WASHINGTON, Aug. 11 (Xinhua) -- US corporate bankruptcies are on pace to reach a 10-year high in 2020, as the US economy plunged into recession amid the COVID-19 pandemic, according to data from S&P Global Market Intelligence.
File photo: CFP
As of Sunday, a total of 424 US companies have filed for bankruptcies this year, exceeding the number of filings during any comparable period since 2010, S&P Global Market Intelligence reported on Monday.
While bankruptcies have impacted a wide range of sectors amid the pandemic, consumer-focused industries were disproportionately hurt, with more than 100 companies going bankrupt, the report showed.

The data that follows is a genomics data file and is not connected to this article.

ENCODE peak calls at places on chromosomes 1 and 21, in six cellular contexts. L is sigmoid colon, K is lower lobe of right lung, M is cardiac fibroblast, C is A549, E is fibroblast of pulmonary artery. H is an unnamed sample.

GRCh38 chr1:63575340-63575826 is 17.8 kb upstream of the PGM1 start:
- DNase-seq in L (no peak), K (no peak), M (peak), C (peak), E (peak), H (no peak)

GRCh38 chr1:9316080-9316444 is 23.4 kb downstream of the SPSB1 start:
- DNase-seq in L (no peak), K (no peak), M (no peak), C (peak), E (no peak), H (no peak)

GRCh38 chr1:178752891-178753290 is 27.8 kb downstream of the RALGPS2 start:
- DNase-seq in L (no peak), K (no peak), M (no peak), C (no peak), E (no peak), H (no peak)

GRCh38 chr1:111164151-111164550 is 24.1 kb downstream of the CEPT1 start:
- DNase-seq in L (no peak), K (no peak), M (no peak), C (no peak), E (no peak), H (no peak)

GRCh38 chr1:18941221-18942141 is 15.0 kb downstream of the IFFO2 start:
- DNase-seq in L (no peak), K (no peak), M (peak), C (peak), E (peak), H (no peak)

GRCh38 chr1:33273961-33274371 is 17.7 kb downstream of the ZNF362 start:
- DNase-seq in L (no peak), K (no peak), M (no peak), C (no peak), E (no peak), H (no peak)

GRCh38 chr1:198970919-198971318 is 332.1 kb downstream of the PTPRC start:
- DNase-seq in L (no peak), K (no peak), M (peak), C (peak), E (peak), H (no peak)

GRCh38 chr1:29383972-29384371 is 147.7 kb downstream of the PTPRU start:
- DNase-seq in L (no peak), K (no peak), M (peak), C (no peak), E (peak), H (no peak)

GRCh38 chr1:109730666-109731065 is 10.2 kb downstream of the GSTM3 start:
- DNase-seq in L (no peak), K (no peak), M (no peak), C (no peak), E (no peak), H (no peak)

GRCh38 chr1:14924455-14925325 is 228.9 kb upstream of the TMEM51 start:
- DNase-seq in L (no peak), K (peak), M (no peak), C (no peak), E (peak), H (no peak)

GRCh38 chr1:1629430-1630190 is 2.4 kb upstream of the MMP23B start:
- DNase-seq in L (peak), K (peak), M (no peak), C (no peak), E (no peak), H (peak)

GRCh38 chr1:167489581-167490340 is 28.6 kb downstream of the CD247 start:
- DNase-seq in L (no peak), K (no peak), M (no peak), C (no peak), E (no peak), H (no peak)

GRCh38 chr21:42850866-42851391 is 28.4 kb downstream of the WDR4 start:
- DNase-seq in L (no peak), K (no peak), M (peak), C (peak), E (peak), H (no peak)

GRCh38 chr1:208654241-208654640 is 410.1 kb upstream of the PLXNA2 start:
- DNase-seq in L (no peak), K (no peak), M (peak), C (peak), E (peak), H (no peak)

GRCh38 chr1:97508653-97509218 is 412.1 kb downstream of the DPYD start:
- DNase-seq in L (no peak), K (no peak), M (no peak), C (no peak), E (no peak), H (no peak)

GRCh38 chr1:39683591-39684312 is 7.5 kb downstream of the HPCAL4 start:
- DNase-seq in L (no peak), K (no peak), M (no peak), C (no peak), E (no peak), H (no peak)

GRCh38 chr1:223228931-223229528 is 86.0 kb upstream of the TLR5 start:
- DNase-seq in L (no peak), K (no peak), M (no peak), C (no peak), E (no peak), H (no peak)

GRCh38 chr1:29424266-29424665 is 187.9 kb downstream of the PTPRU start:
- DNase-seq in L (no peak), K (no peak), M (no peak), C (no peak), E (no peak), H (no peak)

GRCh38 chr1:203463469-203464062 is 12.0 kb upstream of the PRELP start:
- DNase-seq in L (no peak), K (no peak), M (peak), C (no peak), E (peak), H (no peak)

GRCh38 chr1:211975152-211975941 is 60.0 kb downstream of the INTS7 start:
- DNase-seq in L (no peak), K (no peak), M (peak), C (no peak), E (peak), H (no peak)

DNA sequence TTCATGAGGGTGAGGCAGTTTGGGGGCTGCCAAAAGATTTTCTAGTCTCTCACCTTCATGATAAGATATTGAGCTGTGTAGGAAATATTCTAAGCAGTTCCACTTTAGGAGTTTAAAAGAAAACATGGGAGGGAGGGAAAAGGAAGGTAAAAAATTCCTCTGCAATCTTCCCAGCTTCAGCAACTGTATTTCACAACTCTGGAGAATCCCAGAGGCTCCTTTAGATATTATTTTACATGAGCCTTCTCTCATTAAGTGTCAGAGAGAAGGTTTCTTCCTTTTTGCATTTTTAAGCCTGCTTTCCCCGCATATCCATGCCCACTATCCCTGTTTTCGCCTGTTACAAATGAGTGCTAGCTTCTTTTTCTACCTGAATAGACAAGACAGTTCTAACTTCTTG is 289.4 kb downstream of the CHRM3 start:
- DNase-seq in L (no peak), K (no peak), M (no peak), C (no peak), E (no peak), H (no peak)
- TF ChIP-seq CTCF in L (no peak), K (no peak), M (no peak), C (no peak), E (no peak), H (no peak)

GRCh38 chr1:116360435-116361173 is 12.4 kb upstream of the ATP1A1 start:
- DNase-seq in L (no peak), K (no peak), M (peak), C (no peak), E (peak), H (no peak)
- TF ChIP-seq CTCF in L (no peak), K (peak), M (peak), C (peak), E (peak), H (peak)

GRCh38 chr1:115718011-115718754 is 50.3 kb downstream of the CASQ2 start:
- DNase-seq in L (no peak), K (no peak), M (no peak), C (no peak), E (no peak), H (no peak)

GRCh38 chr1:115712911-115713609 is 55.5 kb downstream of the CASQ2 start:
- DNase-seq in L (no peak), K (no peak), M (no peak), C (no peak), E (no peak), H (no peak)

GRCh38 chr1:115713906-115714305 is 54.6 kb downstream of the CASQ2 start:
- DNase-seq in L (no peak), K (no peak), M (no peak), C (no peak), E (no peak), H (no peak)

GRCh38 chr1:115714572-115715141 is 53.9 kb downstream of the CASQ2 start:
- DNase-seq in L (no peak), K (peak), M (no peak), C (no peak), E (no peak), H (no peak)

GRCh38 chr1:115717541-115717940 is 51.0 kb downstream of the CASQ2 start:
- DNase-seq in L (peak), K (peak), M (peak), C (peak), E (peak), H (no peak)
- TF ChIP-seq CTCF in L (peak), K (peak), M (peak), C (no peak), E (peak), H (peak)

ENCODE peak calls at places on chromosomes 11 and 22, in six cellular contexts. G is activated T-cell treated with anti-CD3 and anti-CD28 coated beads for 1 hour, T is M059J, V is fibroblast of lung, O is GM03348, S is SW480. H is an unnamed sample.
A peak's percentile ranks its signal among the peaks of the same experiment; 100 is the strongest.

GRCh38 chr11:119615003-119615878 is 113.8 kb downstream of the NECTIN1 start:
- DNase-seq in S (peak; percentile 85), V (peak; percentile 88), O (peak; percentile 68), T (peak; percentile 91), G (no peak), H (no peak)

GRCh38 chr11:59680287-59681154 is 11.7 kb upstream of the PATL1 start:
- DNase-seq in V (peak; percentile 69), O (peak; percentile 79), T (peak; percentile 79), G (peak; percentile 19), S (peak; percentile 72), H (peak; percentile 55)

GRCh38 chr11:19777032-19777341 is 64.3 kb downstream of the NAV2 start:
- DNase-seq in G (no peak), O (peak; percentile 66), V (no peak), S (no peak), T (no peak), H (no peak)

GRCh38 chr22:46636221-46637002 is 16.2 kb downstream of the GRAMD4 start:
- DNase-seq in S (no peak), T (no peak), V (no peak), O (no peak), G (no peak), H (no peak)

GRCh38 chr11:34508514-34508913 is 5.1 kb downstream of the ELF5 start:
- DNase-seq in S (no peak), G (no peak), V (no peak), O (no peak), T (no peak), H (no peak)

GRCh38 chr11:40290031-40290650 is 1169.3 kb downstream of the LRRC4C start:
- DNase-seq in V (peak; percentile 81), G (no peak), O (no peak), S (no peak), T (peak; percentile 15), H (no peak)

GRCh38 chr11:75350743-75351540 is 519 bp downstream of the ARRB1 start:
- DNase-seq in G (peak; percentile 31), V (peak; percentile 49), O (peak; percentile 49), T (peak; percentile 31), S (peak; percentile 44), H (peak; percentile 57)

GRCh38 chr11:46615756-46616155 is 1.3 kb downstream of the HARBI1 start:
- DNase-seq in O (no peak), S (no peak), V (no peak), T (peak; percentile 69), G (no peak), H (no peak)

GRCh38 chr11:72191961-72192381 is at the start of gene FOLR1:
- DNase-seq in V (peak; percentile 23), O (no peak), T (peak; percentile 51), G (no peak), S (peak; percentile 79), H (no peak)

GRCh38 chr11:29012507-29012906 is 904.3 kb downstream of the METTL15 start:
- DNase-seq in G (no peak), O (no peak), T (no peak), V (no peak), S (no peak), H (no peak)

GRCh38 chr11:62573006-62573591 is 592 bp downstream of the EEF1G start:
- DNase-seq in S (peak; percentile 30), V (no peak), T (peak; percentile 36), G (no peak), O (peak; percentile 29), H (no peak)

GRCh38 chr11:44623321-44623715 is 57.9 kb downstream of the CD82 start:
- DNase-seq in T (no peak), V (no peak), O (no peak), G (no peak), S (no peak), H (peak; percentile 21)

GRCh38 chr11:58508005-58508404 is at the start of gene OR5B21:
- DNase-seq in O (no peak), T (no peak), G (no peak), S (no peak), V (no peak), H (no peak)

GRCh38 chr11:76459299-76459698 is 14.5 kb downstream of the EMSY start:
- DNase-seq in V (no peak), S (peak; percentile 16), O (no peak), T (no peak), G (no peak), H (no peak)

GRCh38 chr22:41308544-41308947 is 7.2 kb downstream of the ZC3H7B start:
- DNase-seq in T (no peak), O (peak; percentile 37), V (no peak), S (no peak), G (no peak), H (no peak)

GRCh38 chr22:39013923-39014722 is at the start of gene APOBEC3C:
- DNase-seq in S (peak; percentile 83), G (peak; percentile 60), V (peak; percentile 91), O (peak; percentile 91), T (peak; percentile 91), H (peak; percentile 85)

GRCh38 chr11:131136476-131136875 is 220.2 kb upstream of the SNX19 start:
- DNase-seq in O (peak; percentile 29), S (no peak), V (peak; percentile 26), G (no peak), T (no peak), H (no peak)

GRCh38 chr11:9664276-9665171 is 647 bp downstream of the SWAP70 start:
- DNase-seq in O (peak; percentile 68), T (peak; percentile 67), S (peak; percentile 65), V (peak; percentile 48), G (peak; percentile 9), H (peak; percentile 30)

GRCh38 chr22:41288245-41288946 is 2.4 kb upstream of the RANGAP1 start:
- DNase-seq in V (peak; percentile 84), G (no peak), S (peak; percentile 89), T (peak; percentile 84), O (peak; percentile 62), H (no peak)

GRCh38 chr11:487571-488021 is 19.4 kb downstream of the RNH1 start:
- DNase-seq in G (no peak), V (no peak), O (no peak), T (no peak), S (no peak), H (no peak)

This included high-profile filings of retailers like Ascena Retail Group Inc., J.Crew Group Inc., J.C. Penney Co. Inc. and Neiman Marcus Group Inc, it added.
Some of the companies seeking bankruptcy protection were already facing issues before the pandemic, it said, adding that the crisis accelerated the pressure.
The rise of corporate bankruptcies came as the Trump administration and congressional lawmakers failed to reach a deal on the next COVID-19 relief bill.
Experts expect to see more bankruptcies, especially in consumer-facing industries, in the coming months as the pandemic continues ravaging the economy.
S&P Global Market Intelligence's analysis includes public companies with at least 2 million US dollars in assets or liabilities at the time of filing, as well as private companies with public debt reaching at least 10 million dollars, the report said.
Overall, 35 companies that have filed for bankruptcies so far reported liabilities of more than 1 billion dollars, it added. Enditem